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Are aluminum heads worth it? Which ones? Here are some answers.

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Old 01-17-2010, 07:36 PM
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It is this interaction with everyone and his honesty that put me on his door step last winter. I am thrilled with my 572's with aluminum heads from Eddie.
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Old 01-17-2010, 08:48 PM
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Very informative thread, Thx Eddie
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Old 01-17-2010, 10:24 PM
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It is this interaction with everyone and his honesty that put me on his door step last winter. I am thrilled with my 572's with aluminum heads from Eddie.
And all this time I thought it was my striking good looks and being hung like a hummingbird.
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Old 01-18-2010, 12:01 AM
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And all this time I thought it was my striking good looks and being hung like a hummingbird.
Oh God I think I hear banjos.
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Old 01-18-2010, 01:09 PM
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Eddie:

Very nice job of providing numbers from your work and great comparisons of cfm flows at various lifts.

Question? Do you have a velocity probe on your flow bench?

When we worked with Darrin Morgan and developed our Raylar 496 BigPower aluminum heads we found that looking at flow numbers was important , but not the whole story. We found out that port velocity of the air flow was also of major importance.
It also seems to sometimes hold true that some supposedly smaller air flow heads make more power on the dyno or in the boat. I suspicion the reason is air flow balanced with good port velocities as well as some air charge direction into the combustion chamber and tumble, things we had to learn before we could really get an exceptional head and make good marine performance power.

As a good comparison on our standard Stage 1 Raylar head we have only a 318CC intake port and just a 2.20" intake valve and yet at .600 lift we develope 365 cfm.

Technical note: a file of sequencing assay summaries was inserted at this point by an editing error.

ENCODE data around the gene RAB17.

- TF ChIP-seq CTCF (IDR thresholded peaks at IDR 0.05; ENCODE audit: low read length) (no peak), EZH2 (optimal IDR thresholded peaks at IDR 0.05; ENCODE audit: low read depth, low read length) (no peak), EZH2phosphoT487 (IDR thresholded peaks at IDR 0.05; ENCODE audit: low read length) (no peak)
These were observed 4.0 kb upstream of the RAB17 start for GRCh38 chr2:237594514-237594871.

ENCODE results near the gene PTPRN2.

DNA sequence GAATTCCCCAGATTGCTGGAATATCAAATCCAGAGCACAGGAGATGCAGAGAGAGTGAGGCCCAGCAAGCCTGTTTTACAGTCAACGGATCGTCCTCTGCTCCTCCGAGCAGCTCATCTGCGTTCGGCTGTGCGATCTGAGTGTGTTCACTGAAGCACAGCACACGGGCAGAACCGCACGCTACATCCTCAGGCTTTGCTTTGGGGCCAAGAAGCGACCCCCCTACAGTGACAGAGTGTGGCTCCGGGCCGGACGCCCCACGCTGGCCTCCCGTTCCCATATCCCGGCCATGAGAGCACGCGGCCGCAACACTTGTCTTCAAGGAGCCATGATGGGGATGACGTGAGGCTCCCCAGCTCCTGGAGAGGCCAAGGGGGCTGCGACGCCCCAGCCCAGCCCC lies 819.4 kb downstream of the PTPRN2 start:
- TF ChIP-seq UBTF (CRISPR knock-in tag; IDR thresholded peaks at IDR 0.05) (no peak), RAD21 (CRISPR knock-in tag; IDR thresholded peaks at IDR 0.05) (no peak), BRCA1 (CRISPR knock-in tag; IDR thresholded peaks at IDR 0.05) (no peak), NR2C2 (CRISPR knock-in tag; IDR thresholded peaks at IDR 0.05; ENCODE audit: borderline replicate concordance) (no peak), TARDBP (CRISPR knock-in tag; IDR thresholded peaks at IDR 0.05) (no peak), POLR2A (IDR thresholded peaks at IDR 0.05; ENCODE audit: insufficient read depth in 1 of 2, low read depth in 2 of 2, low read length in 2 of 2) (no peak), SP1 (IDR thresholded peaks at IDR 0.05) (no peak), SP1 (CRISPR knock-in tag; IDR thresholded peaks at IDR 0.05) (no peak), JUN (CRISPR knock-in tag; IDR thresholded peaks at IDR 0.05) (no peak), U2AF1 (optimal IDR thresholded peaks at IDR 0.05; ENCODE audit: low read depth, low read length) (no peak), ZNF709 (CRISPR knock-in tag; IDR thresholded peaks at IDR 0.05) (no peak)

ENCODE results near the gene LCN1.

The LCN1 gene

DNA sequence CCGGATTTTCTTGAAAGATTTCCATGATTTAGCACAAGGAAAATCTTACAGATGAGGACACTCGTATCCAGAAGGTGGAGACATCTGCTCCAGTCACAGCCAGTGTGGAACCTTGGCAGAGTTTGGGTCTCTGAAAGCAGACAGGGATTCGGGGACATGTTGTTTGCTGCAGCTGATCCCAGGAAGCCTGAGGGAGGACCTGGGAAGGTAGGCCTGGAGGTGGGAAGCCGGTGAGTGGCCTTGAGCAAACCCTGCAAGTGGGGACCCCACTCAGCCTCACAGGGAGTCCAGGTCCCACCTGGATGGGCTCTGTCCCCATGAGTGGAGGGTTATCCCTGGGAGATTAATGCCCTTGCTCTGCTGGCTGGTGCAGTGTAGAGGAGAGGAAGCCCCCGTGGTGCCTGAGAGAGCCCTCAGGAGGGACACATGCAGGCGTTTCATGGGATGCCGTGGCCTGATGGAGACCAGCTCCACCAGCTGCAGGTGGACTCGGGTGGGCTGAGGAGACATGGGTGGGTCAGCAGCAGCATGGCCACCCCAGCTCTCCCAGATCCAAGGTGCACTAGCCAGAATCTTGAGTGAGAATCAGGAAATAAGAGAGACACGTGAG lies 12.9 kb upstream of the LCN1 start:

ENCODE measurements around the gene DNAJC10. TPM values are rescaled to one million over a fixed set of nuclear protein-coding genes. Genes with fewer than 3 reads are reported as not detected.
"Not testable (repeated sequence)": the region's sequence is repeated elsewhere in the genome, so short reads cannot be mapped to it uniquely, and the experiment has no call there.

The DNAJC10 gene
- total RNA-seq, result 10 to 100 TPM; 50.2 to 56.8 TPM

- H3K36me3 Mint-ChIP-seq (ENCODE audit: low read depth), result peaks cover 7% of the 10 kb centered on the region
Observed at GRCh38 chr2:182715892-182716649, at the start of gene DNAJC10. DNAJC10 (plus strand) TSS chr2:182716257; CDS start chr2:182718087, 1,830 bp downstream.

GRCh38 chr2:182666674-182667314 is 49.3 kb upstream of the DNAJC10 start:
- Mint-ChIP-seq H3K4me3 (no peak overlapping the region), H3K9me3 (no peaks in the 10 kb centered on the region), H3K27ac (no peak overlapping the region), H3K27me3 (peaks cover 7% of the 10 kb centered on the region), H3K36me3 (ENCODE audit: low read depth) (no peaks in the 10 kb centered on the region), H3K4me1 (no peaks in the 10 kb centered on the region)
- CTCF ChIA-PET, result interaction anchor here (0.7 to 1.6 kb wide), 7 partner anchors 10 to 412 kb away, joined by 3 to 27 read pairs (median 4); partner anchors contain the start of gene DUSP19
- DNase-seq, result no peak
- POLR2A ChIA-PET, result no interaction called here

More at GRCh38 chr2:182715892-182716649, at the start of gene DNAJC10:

How did that happen - VELOCITY OF THE AIR! This is also a very important factor as you already know in developing low and midrange power and torque which are very important as we all know in performance boating.

I guess what I am leaning towards here is the fact that bigger flow numbers are not always the real answer or final point for selection of a good marine performance head, especially on normally aspirated engines.

We also with this air velocity measurements at various places in the intake and exhaust port found out amazing things, like on the exit floor of most BBC ports the area about 1/8" to 3/16" up off of the floor had almost NO AIR FLOWING! while the rest of the port was screaming! Good reason for straightened-raised exhaust ports. the bends and negative sections in ports really help destroy flow and velocity.

Just some info here, do not want to hijack your work and post! I really appreciate it when knowledgeable people and shops like yourself share their knowledge and expertise.

Eddie, it would be nice to make these velocity measurements and compare the differences between these heads you are comparing and I think from what we've seen its pretty easy to rig a simple velocity probe on your flow bench. If you have a SuperFlow, I think they can get you setup for that probe. Might show some interesting info that will help in head selection.

Hope Raylar's head development work can help all our fellow OSO'ers in their head changes and modifications.

Best Regards,
Ray @ Raylar

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Old 01-18-2010, 01:17 PM
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It seems I have been asked these questions a lot recently. I will try to help answer these questions with some data. I recently did some flow testing on some stock cast iron heads that were both stock, as cast, and ported, a set of Brodix BB-2Xtra CNC that had also been hand ported and some AFR 357 CNC heads. This is by no means a scientific experiment. However, I did try my hardest to keep all of the variables the same. These test were done on the same flow bench with the same fixture, using the same operator.
The first thing I was trying to see is how much my port work helped. Next, how much better are the aftermarket heads then a set of stock cast iron heads. Finally, were the CNC heads maxed out or was there more to be found with porting.

Disclaimer!!!
This is not a scientific test. These numbers will be on the low side as compared to published numbers. I was looking more for a comparison then all out max flow. Several factors will cause my numbers to be low.....I used a 4.5" bore fixture instead of a 4.600" that most manufaturers use. That larger bore fixture will help flow by unshrouding the valves. Next, I did not use a pipe on the heads. I never have used one in the past, so I wasn't going to start now since I would have no way to compare to previous tests. The pipe will not only increase flow, but it will also represent more realistic conditions since there will be a pipe on the heads on the engine. These two factors alone could account for 30 -40 cfm or more. Again, I am not looking to see what the max flow is as much as I am looking to compare the heads and see if porting will help.